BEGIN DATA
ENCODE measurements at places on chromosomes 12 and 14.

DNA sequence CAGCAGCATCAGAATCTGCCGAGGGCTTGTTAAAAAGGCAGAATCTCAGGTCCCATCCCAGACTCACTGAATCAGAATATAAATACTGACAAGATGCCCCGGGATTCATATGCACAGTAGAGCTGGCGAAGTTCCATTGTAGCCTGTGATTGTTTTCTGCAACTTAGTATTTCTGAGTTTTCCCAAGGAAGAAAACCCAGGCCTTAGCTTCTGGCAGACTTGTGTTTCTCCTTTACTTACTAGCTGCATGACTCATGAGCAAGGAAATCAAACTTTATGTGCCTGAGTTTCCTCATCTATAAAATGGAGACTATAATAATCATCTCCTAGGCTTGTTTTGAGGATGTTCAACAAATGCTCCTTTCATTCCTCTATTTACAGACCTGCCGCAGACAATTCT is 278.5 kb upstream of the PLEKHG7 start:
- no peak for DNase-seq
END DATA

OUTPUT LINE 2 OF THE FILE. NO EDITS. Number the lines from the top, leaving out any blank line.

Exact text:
DNA sequence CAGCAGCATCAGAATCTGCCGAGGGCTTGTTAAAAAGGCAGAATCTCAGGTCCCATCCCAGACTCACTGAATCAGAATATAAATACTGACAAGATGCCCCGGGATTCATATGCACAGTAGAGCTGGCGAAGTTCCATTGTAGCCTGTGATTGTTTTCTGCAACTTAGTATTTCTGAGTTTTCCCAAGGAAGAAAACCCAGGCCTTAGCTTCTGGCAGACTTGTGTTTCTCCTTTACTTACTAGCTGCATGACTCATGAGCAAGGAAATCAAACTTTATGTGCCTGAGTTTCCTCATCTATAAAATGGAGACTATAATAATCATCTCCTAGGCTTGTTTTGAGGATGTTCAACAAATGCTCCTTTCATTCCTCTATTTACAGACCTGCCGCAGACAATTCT is 278.5 kb upstream of the PLEKHG7 start: